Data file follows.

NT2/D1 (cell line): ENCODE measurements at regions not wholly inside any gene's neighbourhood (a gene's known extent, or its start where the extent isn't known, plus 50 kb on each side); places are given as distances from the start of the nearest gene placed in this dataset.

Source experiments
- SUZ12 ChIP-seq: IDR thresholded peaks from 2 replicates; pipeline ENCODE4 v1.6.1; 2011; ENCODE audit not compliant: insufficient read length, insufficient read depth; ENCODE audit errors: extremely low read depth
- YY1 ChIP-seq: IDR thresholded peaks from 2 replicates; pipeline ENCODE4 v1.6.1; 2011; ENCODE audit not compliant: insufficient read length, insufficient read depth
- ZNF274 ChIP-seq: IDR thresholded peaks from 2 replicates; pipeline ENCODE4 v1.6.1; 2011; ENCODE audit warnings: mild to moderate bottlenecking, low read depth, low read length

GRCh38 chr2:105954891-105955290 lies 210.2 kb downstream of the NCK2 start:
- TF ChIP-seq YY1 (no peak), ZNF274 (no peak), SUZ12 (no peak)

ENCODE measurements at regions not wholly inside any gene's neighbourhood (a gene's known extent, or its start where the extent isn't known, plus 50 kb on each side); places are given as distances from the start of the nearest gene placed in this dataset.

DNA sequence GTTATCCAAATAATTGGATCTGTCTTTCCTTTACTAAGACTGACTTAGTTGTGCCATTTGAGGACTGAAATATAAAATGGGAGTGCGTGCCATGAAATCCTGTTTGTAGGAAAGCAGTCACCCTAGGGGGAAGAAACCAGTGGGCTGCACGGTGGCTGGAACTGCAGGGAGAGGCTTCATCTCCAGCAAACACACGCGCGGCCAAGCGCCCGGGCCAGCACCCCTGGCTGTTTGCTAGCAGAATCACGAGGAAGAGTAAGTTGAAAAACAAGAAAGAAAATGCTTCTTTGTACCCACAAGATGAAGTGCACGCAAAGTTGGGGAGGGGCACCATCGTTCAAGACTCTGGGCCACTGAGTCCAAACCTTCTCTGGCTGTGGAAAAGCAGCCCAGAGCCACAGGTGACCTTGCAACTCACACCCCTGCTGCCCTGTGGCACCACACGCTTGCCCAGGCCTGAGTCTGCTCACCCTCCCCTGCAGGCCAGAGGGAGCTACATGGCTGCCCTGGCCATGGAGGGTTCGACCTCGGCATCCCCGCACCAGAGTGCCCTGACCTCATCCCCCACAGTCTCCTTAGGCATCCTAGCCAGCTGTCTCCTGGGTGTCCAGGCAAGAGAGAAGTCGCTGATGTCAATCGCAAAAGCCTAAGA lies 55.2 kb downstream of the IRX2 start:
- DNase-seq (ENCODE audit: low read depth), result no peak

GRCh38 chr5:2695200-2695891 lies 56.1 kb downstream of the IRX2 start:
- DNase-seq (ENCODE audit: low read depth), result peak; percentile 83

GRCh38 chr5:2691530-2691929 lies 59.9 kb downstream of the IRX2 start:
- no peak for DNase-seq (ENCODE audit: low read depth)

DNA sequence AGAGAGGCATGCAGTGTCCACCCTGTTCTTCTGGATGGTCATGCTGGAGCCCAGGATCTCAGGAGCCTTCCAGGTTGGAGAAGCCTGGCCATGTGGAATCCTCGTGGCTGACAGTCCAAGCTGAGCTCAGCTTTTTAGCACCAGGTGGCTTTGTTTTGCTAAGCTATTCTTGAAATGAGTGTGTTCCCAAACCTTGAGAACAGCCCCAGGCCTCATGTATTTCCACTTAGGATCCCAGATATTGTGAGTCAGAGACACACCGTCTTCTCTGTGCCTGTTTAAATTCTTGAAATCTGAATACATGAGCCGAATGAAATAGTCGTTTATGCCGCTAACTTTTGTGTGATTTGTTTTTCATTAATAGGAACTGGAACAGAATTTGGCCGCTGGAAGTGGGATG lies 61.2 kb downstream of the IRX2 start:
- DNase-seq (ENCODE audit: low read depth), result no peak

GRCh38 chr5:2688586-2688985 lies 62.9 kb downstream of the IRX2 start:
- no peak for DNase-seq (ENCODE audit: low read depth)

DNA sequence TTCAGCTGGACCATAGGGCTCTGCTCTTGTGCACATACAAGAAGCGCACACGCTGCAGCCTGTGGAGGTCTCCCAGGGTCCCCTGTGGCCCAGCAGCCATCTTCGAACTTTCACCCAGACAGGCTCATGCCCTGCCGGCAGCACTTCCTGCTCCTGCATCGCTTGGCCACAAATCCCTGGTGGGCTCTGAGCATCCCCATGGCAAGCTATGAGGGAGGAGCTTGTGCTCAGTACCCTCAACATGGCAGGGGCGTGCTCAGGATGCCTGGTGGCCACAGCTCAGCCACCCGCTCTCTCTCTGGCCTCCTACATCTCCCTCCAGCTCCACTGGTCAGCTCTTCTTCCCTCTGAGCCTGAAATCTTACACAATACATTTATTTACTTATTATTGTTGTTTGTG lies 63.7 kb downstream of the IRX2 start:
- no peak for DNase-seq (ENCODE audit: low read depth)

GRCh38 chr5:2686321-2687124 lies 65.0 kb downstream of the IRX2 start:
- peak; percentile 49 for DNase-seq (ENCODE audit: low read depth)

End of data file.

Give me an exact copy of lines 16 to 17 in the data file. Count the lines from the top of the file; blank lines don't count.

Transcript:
- DNase-seq (ENCODE audit: low read depth), result no peak

GRCh38 chr5:2688586-2688985 lies 62.9 kb downstream of the IRX2 start: